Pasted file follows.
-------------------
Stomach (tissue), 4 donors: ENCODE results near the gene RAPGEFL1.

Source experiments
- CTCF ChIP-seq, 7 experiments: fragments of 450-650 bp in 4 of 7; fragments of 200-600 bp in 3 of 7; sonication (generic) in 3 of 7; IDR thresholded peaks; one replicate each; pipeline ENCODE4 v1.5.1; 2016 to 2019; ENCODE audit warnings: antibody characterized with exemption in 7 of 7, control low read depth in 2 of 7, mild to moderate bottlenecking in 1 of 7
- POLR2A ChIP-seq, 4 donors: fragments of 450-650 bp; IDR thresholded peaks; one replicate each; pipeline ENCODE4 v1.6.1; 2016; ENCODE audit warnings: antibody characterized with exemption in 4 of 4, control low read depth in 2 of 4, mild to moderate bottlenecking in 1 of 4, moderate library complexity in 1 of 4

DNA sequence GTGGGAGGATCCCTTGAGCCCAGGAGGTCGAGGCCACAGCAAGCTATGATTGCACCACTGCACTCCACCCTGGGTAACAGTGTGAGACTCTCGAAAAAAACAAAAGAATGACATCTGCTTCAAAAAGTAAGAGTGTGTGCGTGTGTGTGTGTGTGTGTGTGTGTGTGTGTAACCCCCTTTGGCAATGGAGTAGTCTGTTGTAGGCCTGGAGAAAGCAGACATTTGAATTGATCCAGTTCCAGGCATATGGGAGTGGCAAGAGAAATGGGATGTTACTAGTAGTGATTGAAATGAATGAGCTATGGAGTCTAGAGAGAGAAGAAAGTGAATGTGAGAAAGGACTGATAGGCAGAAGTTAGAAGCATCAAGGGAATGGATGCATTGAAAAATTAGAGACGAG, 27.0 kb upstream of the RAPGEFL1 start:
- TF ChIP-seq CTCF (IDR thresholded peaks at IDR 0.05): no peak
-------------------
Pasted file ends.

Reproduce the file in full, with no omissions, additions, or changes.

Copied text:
Stomach (tissue), 4 donors: ENCODE results near the gene RAPGEFL1.

Source experiments
- CTCF ChIP-seq, 7 experiments: fragments of 450-650 bp in 4 of 7; fragments of 200-600 bp in 3 of 7; sonication (generic) in 3 of 7; IDR thresholded peaks; one replicate each; pipeline ENCODE4 v1.5.1; 2016 to 2019; ENCODE audit warnings: antibody characterized with exemption in 7 of 7, control low read depth in 2 of 7, mild to moderate bottlenecking in 1 of 7
- POLR2A ChIP-seq, 4 donors: fragments of 450-650 bp; IDR thresholded peaks; one replicate each; pipeline ENCODE4 v1.6.1; 2016; ENCODE audit warnings: antibody characterized with exemption in 4 of 4, control low read depth in 2 of 4, mild to moderate bottlenecking in 1 of 4, moderate library complexity in 1 of 4

DNA sequence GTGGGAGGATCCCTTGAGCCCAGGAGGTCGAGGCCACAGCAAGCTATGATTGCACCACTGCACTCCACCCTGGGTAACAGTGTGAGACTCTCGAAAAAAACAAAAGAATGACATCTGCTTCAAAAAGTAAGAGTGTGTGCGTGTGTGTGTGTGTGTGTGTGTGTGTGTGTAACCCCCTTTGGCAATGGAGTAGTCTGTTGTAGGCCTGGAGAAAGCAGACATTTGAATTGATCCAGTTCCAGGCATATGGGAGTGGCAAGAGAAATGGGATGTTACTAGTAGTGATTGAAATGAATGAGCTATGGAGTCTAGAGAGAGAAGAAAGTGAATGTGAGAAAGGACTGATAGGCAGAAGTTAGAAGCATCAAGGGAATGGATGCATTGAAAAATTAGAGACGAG, 27.0 kb upstream of the RAPGEFL1 start:
- TF ChIP-seq CTCF (IDR thresholded peaks at IDR 0.05): no peak